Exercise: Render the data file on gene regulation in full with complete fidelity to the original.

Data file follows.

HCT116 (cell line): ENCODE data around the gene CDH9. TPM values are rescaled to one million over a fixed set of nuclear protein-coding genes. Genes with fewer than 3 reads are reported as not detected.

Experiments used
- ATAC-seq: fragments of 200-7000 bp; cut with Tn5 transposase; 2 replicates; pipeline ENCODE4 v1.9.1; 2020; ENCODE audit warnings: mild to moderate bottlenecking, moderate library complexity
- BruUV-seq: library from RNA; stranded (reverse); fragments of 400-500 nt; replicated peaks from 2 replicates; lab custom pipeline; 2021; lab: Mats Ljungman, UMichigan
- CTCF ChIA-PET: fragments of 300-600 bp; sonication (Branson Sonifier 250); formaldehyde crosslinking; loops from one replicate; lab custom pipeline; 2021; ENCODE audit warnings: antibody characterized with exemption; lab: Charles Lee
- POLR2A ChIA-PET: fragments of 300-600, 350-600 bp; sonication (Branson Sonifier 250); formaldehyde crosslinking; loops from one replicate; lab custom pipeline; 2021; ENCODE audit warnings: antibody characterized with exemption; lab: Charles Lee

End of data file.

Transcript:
HCT116 (cell line): ENCODE data around the gene CDH9. TPM values are rescaled to one million over a fixed set of nuclear protein-coding genes. Genes with fewer than 3 reads are reported as not detected.

Experiments used
- ATAC-seq: fragments of 200-7000 bp; cut with Tn5 transposase; 2 replicates; pipeline ENCODE4 v1.9.1; 2020; ENCODE audit warnings: mild to moderate bottlenecking, moderate library complexity
- BruUV-seq: library from RNA; stranded (reverse); fragments of 400-500 nt; replicated peaks from 2 replicates; lab custom pipeline; 2021; lab: Mats Ljungman, UMichigan
- CTCF ChIA-PET: fragments of 300-600 bp; sonication (Branson Sonifier 250); formaldehyde crosslinking; loops from one replicate; lab custom pipeline; 2021; ENCODE audit warnings: antibody characterized with exemption; lab: Charles Lee
- POLR2A ChIA-PET: fragments of 300-600, 350-600 bp; sonication (Branson Sonifier 250); formaldehyde crosslinking; loops from one replicate; lab custom pipeline; 2021; ENCODE audit warnings: antibody characterized with exemption; lab: Charles Lee